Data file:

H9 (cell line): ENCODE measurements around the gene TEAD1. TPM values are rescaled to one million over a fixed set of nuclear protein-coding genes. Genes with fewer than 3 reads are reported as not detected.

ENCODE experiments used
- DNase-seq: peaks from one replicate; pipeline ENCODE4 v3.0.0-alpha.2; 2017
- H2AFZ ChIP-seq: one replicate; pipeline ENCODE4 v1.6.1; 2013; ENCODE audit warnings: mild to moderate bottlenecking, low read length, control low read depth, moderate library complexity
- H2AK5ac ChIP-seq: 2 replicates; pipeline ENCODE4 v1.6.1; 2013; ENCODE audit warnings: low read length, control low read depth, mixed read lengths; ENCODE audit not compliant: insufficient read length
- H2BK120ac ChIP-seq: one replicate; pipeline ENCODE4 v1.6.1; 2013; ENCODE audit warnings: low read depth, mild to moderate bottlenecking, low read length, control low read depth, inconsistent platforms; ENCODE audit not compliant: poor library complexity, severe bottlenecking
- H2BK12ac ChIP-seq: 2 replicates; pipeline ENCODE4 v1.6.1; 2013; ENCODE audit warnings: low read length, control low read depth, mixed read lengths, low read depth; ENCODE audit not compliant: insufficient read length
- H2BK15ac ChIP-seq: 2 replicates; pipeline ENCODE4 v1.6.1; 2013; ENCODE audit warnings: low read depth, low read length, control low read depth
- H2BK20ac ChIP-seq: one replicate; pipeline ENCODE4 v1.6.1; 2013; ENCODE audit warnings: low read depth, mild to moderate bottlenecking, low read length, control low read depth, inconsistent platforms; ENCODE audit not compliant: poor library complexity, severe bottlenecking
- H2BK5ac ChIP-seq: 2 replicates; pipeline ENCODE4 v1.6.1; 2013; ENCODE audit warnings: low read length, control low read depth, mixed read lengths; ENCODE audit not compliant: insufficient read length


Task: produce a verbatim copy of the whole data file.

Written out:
H9 (cell line): ENCODE measurements around the gene TEAD1. TPM values are rescaled to one million over a fixed set of nuclear protein-coding genes. Genes with fewer than 3 reads are reported as not detected.

ENCODE experiments used
- DNase-seq: peaks from one replicate; pipeline ENCODE4 v3.0.0-alpha.2; 2017
- H2AFZ ChIP-seq: one replicate; pipeline ENCODE4 v1.6.1; 2013; ENCODE audit warnings: mild to moderate bottlenecking, low read length, control low read depth, moderate library complexity
- H2AK5ac ChIP-seq: 2 replicates; pipeline ENCODE4 v1.6.1; 2013; ENCODE audit warnings: low read length, control low read depth, mixed read lengths; ENCODE audit not compliant: insufficient read length
- H2BK120ac ChIP-seq: one replicate; pipeline ENCODE4 v1.6.1; 2013; ENCODE audit warnings: low read depth, mild to moderate bottlenecking, low read length, control low read depth, inconsistent platforms; ENCODE audit not compliant: poor library complexity, severe bottlenecking
- H2BK12ac ChIP-seq: 2 replicates; pipeline ENCODE4 v1.6.1; 2013; ENCODE audit warnings: low read length, control low read depth, mixed read lengths, low read depth; ENCODE audit not compliant: insufficient read length
- H2BK15ac ChIP-seq: 2 replicates; pipeline ENCODE4 v1.6.1; 2013; ENCODE audit warnings: low read depth, low read length, control low read depth
- H2BK20ac ChIP-seq: one replicate; pipeline ENCODE4 v1.6.1; 2013; ENCODE audit warnings: low read depth, mild to moderate bottlenecking, low read length, control low read depth, inconsistent platforms; ENCODE audit not compliant: poor library complexity, severe bottlenecking
- H2BK5ac ChIP-seq: 2 replicates; pipeline ENCODE4 v1.6.1; 2013; ENCODE audit warnings: low read length, control low read depth, mixed read lengths; ENCODE audit not compliant: insufficient read length